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After awkward meeting, Ivey demands a new reopening plan from ALSDE

Frustrated lawmakers, including Gov. Kay Ivey, asked Alabama State Department of Education officials and board members to settle on a comprehensive plan to reopen Alabama’s public schools this fall.

Do you want the money or not? That seemed to be the big question — a question that, oddly, summed up the feelings and the frustrations of many — at Tuesday’s meeting and work session of the Alabama State School Board. 

Frustrated lawmakers, including Gov. Kay Ivey, asked Alabama State Department of Education officials and board members to settle on a comprehensive plan to reopen Alabama’s public schools this fall so they could accept the millions in federal funds that Ivey is trying to dole out. 

“I’ve never encountered such a situation,” said state Sen. Jim McClendon, who was in Montgomery on Tuesday to present the Safely Opening Schools Program that he supports. “It’s $150 million. Do you want it or not?”

The SOS program, which is backed by the Alabama School Nurses Association and a bipartisan group of state lawmakers, would hire 300 more nurses and provide testing units, testing materials, thermal imaging temperature scanners and stand-alone first aid rooms for every school. 

Under the plan, students would be scanned prior to entering a school bus or entering the school by the scanners. Students with high temps would be quarantined and taken to the first aid room where a test would be administered. The testing units have the capability of returning results in 15 minutes and can be used to test for flu types A and B and coronavirus. 

It has a price tag of $150 million — with almost all the funding coming out of the state’s $1.8 billion of CARES Act dollars. 

Ivey, who is the president of the school board, invited McClendon, and Sens. Jabo Waggoner and Bobby Singleton to talk about the SOS plan. Singleton pleaded with the board to implement the plan and treat all schools and students equally. 

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Some board members seemed unmoved and raised curious questions. Cynthia McCarty said she heard from nurses who were concerned that the added duties of testing students would be too much. And McCarty said she was concerned that the extra nurses might not be enough to adequately test the students. 

Mackey, for the first time, talked about his new plan, which includes $50,000 for every school to use for COVID-related expenses. The request for funds related to Mackey’s plan was first made late last week — a new development after Mackey originally resisted including funding in ALSDE’s “roadmap” plan released late last month. 

His new plan, he said, “overlaps” with the SOS plan in terms of hiring more school nurses. But it stops short of mandating testing or requiring that local districts spend allocated money on specific items.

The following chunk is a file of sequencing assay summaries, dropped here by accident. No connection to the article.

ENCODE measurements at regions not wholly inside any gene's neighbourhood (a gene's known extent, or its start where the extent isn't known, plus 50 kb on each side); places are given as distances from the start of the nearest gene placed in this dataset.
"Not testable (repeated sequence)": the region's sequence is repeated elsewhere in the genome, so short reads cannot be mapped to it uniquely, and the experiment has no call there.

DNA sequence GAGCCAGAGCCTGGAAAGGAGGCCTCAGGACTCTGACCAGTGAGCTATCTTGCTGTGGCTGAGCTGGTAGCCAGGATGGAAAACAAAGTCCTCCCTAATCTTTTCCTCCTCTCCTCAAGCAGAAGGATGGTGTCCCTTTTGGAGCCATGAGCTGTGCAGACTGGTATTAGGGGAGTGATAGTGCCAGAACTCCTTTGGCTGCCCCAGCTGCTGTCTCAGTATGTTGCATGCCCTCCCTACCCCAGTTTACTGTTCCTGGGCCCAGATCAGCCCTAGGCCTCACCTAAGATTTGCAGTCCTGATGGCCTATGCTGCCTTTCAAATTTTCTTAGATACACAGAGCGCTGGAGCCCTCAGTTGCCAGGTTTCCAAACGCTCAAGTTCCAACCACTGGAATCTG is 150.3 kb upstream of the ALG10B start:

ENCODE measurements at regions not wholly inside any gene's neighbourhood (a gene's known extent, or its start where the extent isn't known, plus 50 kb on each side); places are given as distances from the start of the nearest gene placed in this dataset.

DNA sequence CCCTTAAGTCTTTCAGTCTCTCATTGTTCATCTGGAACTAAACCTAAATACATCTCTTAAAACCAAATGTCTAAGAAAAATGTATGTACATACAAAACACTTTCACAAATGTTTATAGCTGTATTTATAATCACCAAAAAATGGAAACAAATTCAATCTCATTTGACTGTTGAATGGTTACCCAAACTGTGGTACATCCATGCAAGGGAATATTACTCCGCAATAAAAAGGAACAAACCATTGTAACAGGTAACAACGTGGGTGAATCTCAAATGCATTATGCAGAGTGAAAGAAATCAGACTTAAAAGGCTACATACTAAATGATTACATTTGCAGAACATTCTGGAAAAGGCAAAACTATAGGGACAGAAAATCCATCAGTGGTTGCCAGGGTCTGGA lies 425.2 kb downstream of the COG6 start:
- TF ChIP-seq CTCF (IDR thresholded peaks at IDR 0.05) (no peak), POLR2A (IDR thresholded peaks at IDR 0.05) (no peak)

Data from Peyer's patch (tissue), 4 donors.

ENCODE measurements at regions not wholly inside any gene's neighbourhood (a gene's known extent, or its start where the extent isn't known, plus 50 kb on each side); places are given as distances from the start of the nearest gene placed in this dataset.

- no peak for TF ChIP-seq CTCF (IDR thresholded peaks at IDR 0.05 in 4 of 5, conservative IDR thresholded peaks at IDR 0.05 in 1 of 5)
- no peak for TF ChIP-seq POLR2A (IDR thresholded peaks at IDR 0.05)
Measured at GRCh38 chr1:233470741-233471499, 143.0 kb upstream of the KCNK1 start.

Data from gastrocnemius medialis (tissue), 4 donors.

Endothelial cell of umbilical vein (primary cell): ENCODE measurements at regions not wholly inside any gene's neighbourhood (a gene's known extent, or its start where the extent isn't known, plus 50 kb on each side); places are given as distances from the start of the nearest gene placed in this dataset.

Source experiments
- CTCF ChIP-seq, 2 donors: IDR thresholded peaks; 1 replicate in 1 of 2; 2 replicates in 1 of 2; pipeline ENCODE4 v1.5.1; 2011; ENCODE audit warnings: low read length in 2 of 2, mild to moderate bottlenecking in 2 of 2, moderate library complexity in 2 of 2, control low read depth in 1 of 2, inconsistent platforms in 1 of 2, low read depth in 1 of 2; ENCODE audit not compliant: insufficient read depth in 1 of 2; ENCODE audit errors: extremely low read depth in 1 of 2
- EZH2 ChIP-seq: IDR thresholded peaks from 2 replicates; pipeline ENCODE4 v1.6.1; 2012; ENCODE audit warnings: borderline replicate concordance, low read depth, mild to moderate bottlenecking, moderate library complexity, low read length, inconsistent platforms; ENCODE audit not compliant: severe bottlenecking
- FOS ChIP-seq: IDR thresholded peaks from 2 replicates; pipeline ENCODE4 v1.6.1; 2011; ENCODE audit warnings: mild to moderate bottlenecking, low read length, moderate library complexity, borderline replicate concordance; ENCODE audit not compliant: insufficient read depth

From the start on Tuesday, it seemed Ivey was unhappy with Mackey’s plan — which has also been heavily criticized by teachers and principals for its lack of specific actions and guidelines — and demanded that he provide reasons for why he was resisting the SOS plan.

Although, she did agree with Mackey’s resistance to testing — a surprising pivot for Ivey, who had been in favor of widespread testing in schools as late as Monday. 

Following his presentation, Ivey told Mackey to have a new proposal to her by Friday, and indicated that she wanted him to work with McClendon, Singleton and Waggoner.

It’s unclear to all involved at this point if that new proposal will include widespread testing, although it’s hard to imagine why it wouldn’t. The ability to quickly test students provides a level of security that likely will be favored by teachers and parents. 

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And there’s another factor: Sports. 

A testing device that can spit out results in 15 minutes could be used to screen athletes, coaches and officials prior to games, dramatically reducing safety concerns. 

Alabama High School Athletic Association executive director Steve Savarese told lawmakers, and confirmed again later on Tuesday, that he supports the SOS program and any plan “that enhances the safety and well-being of our students.”  

Where that leaves things is quite unclear. McClendon said he was baffled by the entire meeting and why Mackey and ALSDE is resisting the SOS program. But he said he was willing to work with Mackey and Ivey to move things forward and “do what’s in the best interest of the students and teachers.”

Josh Moon is an investigative reporter and featured columnist at the Alabama Political Reporter with years of political reporting experience in Alabama. You can email him at [email protected] or follow him on Twitter.

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